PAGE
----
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2017-02-23 11:40:00 CET

More Than Sports: Russia's dream

Expectations and plans for the new Russian squad

Athletes are not usually happy about placing fourth at a tournament especially when it means that a medal has been missed out on twice, once to make it into the finals and again at the bronze medal match. But sometimes, weeks later, when one looks back, one realizes, that something big has been achieved. The fourth place reached at the Rio Olympics by Viacheslav Krasilnikov and Konstantin Semenov is just an example of that – it was a historical success for both themselves and their country as a whole.

Всем большое спасибо за поддержку 🇷🇺🇷🇺🇷🇺🇷🇺🇷🇺👏👏👏

674 Likes, 73 Comments - Вячеслав Красильников (@slavik113) on Instagram: "Всем большое спасибо за поддержку 🇷🇺🇷🇺🇷🇺🇷🇺🇷🇺👏👏👏"

Placing fourth in beach volleyball at the Rio Olympics was the best Russia has done at the discipline to date. “And if Nikita Liamin and Dmitri Barsuk would have won against Paolo Nicolai and Daniele Lupo (they lost 1:2 in quarter final), we would have had a Russian semi-final,” says Vjatseslav Nirk; the 46-year-old has been the Russian beach volleyball players since 2011. Last year was the first time he coached the two Russian men's teams all the way to the Olympics.

Second attempt at winning Gold

At the three-star Kish Island event, the Russians made us take notice and realize that one cannot talk about top teams in the world without acknowledging them. Nikita Liamin and Viacheslav Krasilnikov won gold at their second tournament together after the Fort Lauderdale Major, and Oleg Stoyanovksiy/Artem Yarzutkin claimed bronze at their second ever FIVB World Tour medal with silver both at the Kish Island event.

Хотим по благодарить всех болельщиков которые следили за нашей игрой и конечно же большое спасибо нашим родным которые переживали за нас 👏👍с победой 🏆🏅#fivb #kish#open

585 Likes, 30 Comments - Вячеслав Красильников (@slavik113) on Instagram: "Хотим по благодарить всех болельщиков которые следили за нашей игрой и конечно же большое спасибо..."

That level of success was unexpected as Russian teams went through a couple of changes following the Olympics. First one being that 37-year-old Dmitri Barsuk retired from beach volleyball altogether and also that Konstantin Semenov made the change to indoor. That was a little surprising since the 27-year-old blocker did not concentrate on indoor after his early years and also that he is currently at the best age for success on the sand. He is playing as an outside spiker in the Russian third league at the moment. “It was a family decision and I respect that,” explained coach Vjatseslav “I hope he will receive good results there.”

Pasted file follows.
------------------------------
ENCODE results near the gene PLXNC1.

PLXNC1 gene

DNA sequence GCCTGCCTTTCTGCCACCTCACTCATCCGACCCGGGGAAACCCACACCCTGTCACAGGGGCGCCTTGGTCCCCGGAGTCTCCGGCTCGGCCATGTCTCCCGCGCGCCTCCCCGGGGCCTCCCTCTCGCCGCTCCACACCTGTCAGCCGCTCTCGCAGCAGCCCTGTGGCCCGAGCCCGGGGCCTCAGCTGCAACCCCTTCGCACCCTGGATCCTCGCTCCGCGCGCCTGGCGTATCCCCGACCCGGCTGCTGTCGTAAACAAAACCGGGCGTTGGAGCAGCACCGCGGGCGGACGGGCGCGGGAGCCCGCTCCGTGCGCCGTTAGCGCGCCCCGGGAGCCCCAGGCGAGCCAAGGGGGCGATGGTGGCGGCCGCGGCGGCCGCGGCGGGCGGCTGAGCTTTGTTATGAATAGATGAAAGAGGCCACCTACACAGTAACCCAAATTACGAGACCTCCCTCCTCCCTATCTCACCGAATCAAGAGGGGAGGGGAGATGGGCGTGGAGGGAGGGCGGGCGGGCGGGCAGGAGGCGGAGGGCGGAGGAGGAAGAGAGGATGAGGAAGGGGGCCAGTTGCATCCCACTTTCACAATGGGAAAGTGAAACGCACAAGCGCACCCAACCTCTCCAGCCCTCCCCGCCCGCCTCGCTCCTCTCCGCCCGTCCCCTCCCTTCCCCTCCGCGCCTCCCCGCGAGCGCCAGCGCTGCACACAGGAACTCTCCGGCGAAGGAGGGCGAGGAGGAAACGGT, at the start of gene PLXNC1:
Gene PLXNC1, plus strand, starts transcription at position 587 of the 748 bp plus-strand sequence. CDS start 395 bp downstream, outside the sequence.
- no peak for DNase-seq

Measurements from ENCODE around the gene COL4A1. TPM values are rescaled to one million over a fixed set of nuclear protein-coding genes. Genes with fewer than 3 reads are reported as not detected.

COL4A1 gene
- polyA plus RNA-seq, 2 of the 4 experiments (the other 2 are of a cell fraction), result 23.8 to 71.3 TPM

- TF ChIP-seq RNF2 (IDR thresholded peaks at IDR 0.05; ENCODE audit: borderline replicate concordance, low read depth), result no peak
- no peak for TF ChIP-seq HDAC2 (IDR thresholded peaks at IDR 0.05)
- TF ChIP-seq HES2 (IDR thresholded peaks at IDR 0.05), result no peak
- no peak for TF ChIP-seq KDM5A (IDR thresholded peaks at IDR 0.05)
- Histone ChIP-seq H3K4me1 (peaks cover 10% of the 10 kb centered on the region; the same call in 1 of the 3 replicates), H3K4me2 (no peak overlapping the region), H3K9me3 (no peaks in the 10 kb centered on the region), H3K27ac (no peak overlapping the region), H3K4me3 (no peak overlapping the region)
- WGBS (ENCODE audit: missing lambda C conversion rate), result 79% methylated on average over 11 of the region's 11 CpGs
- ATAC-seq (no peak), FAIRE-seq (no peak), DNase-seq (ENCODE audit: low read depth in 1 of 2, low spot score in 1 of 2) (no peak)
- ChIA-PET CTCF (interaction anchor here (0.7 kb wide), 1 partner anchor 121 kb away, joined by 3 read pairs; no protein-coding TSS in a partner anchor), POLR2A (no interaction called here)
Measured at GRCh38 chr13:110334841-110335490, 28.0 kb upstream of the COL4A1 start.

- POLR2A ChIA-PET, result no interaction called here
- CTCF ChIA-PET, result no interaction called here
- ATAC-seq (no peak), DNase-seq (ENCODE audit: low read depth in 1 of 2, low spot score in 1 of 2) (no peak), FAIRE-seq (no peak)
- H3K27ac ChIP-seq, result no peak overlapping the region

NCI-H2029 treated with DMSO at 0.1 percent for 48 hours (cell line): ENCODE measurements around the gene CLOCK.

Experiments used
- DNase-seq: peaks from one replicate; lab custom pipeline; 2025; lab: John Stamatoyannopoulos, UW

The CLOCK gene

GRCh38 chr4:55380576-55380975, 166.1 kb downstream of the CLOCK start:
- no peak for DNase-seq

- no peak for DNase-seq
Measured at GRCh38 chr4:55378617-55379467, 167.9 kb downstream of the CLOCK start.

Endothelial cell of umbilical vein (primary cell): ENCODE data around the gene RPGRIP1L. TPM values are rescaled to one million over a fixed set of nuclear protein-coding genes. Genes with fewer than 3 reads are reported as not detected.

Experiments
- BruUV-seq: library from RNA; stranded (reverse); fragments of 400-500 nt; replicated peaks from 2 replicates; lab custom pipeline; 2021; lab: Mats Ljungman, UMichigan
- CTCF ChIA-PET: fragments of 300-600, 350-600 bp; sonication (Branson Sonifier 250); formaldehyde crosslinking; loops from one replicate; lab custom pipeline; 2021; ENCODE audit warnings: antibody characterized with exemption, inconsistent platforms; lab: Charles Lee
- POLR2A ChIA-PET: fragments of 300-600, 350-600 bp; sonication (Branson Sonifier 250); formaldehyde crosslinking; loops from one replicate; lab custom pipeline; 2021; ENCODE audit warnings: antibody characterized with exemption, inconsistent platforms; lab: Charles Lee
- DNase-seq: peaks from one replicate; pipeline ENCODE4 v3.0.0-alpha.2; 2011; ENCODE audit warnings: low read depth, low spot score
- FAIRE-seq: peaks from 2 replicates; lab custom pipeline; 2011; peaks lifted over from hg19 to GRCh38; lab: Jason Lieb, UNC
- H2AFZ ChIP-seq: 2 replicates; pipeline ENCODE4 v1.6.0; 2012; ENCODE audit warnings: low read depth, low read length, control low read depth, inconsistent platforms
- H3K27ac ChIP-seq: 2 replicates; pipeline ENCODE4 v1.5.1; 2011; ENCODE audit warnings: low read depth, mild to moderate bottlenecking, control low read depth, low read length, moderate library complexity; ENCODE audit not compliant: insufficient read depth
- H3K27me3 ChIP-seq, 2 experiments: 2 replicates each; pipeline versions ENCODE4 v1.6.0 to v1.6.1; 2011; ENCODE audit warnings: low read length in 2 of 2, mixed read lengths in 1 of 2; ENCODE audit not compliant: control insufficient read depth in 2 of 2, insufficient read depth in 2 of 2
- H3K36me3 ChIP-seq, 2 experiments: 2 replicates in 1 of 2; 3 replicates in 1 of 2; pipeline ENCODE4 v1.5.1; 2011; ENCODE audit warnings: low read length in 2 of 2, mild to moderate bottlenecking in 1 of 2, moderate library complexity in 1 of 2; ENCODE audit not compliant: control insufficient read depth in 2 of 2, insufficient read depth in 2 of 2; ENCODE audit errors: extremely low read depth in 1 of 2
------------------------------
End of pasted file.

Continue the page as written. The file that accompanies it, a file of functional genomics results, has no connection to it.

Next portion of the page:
The big competitor that is indoor 

Indoor is a big competitor for beach volleyball in Russia, which has one of the strongest leagues in the world. “Many young guys choose to play indoor,” says Vjatseslav and he understands why. “You have a stable income, even if you sit on the bench whereas beach volleyball means hard work.”

Take Nikita Liamin for example, he made the switch but the other way around. The 2.04m tall blocker and former Champions-League-finalist came to the sand in 2014. He suffered from shoulder injuries, so 2016 was the first season he could play uninterrupted. “He is 31-years-old, but because of his lack of experience on the sand, he still has a lot of potential for development,” states Vjatseslav.

2019 medal plan

The same applies for Liamin’s 25-year-old partner Viacheslav, and even more so for Oleg and Artem (both 20) who hired former World Tour player Rivo Vesik from Estonia as a coach last year. Rivo now works as the second national coach for Russia's squad. The third national team is Maxim Sivolap (20) and Igor Velichko (21) who also reached the quarter finals at Kish Island.

Спортивный вечер🖒

73 Likes, 1 Comments - Nikita Liamin (@liamin_14th) on Instagram: "Спортивный вечер🖒"

Team building:  Viacheslav, Nikita and Oleg watch Miami Heat match together.


“The beginning of this season makes us optimistic,” says. But Viacheslav remains cautious and does not want to set his goals too high. “Russians always want to win,” he says laughing, “[But] we have to be realistic as there is a lot of work to do.”

Viacheslav maintains medal dreams for the World Championships in 2019 and the Tokyo Olympics in 2020 as he succinctly says “In Russia, we always have a plan.”

 

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